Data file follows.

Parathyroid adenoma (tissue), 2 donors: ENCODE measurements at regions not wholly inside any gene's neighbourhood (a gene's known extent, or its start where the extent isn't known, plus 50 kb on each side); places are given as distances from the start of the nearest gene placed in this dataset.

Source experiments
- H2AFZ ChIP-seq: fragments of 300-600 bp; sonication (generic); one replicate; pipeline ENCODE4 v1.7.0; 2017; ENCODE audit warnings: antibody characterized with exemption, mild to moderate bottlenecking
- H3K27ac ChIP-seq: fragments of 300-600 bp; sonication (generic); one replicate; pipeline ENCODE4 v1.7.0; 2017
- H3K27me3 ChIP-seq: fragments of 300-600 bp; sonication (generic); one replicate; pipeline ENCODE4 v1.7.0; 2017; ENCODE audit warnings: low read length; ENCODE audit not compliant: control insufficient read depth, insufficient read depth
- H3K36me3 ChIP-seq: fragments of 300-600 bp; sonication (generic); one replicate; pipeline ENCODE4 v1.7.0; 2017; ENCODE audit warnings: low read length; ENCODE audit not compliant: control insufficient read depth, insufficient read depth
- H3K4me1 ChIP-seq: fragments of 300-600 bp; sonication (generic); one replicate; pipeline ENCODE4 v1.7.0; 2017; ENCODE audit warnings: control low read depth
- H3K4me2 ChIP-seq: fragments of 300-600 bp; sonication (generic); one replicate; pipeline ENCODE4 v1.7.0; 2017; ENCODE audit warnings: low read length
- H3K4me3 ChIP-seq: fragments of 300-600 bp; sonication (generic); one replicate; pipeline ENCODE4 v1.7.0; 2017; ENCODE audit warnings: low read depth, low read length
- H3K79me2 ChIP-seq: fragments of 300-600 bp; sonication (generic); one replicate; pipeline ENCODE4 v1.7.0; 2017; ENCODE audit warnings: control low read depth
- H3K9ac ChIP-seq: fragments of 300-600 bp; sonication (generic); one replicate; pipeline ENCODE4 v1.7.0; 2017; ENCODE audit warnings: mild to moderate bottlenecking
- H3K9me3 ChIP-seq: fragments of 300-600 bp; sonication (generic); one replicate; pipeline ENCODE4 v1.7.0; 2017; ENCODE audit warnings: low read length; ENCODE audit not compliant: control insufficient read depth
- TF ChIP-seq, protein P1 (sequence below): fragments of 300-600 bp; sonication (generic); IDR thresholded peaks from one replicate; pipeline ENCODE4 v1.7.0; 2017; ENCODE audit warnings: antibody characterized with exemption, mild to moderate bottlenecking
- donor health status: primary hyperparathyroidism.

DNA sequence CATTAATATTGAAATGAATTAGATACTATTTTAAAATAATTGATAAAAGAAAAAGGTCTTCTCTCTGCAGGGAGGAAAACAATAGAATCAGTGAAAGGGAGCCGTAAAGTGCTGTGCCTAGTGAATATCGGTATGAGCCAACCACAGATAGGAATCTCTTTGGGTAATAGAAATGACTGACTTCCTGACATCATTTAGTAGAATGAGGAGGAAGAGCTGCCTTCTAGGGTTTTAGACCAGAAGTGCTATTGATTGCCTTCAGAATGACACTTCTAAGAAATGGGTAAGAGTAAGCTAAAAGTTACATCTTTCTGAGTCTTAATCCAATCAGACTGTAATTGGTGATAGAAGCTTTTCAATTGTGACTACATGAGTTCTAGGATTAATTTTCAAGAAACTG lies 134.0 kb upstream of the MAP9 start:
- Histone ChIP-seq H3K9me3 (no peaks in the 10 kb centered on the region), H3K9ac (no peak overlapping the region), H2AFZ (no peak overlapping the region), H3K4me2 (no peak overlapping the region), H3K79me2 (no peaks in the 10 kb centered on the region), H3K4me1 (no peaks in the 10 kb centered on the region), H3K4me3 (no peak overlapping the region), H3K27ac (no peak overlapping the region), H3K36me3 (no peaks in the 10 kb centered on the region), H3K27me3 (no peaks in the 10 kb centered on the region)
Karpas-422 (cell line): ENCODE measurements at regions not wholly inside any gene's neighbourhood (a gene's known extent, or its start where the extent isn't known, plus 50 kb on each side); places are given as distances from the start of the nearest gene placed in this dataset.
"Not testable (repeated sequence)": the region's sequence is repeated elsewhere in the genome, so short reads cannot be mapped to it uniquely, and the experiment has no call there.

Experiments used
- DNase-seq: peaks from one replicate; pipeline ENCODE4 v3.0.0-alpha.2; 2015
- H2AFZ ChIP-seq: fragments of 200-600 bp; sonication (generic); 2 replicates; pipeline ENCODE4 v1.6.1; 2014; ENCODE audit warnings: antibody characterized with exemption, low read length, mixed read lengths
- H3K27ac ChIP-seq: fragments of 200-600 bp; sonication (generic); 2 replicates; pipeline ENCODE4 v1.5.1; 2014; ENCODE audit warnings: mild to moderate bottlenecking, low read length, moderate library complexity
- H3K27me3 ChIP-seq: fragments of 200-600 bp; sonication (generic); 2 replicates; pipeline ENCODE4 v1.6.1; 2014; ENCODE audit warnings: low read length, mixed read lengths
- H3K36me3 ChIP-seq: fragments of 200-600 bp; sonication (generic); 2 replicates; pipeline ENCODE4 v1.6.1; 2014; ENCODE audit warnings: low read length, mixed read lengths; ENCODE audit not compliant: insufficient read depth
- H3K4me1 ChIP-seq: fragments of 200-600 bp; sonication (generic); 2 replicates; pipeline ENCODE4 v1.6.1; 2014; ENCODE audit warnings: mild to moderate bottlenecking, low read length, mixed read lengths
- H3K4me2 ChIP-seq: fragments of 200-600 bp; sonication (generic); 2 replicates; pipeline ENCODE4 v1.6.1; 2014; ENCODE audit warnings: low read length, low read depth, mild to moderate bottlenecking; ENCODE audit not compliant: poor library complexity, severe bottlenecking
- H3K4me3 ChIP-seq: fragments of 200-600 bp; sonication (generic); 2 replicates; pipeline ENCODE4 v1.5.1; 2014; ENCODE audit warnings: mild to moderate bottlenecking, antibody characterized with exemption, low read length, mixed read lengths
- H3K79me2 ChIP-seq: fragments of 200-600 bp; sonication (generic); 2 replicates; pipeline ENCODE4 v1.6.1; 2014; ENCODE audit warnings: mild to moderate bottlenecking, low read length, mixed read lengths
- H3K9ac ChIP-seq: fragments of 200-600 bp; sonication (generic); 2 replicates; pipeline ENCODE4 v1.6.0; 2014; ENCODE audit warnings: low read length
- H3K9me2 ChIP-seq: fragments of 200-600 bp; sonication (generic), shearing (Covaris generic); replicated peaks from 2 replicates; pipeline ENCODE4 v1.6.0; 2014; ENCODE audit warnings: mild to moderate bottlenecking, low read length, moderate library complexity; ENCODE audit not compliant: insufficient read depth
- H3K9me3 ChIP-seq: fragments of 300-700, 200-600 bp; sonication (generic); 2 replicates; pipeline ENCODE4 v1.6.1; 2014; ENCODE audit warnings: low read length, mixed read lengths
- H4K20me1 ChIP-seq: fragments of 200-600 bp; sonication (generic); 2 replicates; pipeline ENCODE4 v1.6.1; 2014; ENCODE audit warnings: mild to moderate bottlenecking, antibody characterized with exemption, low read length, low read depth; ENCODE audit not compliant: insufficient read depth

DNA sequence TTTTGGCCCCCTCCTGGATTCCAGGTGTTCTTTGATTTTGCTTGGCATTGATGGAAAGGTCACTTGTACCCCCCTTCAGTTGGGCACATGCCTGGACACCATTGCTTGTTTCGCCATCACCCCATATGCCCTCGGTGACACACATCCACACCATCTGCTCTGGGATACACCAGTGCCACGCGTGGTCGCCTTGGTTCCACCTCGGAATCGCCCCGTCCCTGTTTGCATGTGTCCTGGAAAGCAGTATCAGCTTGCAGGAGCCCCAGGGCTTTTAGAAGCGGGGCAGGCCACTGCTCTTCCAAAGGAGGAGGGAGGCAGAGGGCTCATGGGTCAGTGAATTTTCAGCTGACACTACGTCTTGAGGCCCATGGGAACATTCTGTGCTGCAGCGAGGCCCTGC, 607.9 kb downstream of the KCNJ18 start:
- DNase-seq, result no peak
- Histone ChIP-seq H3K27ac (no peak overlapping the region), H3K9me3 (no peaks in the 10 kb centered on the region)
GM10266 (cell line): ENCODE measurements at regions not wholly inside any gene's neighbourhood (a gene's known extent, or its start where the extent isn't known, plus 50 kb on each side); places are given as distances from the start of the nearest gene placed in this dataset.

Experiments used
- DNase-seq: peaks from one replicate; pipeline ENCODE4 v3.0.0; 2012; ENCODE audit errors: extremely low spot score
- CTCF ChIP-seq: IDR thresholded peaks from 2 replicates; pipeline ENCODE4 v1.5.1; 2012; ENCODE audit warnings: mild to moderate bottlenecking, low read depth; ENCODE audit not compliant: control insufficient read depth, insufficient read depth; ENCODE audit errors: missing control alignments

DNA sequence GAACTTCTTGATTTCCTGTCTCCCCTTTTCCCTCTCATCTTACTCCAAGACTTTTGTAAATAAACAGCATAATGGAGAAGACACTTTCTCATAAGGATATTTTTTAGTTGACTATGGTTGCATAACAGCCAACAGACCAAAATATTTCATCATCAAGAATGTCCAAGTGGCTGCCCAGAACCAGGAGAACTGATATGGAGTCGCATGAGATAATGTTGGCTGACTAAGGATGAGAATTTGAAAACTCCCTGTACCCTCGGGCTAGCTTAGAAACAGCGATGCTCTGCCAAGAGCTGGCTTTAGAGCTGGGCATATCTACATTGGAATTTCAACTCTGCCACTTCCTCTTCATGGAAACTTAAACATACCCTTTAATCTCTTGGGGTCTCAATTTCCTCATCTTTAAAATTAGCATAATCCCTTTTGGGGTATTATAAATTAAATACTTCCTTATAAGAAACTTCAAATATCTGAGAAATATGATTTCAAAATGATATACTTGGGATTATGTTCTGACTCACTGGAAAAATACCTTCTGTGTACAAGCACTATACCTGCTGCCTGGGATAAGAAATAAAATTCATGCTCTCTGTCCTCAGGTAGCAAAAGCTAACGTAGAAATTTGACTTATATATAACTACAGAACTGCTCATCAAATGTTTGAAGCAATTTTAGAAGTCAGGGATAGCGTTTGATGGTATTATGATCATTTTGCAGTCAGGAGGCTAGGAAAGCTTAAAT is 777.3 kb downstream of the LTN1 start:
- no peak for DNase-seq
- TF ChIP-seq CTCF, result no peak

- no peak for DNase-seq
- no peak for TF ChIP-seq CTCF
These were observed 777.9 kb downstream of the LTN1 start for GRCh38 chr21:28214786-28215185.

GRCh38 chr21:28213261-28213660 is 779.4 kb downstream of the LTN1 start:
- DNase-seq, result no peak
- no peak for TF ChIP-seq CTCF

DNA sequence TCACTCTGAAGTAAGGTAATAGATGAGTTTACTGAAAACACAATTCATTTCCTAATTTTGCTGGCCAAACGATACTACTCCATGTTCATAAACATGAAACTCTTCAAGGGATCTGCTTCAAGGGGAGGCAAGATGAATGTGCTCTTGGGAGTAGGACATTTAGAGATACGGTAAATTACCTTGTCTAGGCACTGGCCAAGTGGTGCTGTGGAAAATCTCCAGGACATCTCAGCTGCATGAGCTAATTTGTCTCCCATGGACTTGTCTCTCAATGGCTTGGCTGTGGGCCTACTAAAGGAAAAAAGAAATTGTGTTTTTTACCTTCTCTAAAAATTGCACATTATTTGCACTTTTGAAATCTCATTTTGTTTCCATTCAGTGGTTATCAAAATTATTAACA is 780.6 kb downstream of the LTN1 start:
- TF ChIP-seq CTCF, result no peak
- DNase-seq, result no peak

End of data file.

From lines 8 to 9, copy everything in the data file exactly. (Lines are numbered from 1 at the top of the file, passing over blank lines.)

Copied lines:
- H3K4me2 ChIP-seq: fragments of 300-600 bp; sonication (generic); one replicate; pipeline ENCODE4 v1.7.0; 2017; ENCODE audit warnings: low read length
- H3K4me3 ChIP-seq: fragments of 300-600 bp; sonication (generic); one replicate; pipeline ENCODE4 v1.7.0; 2017; ENCODE audit warnings: low read depth, low read length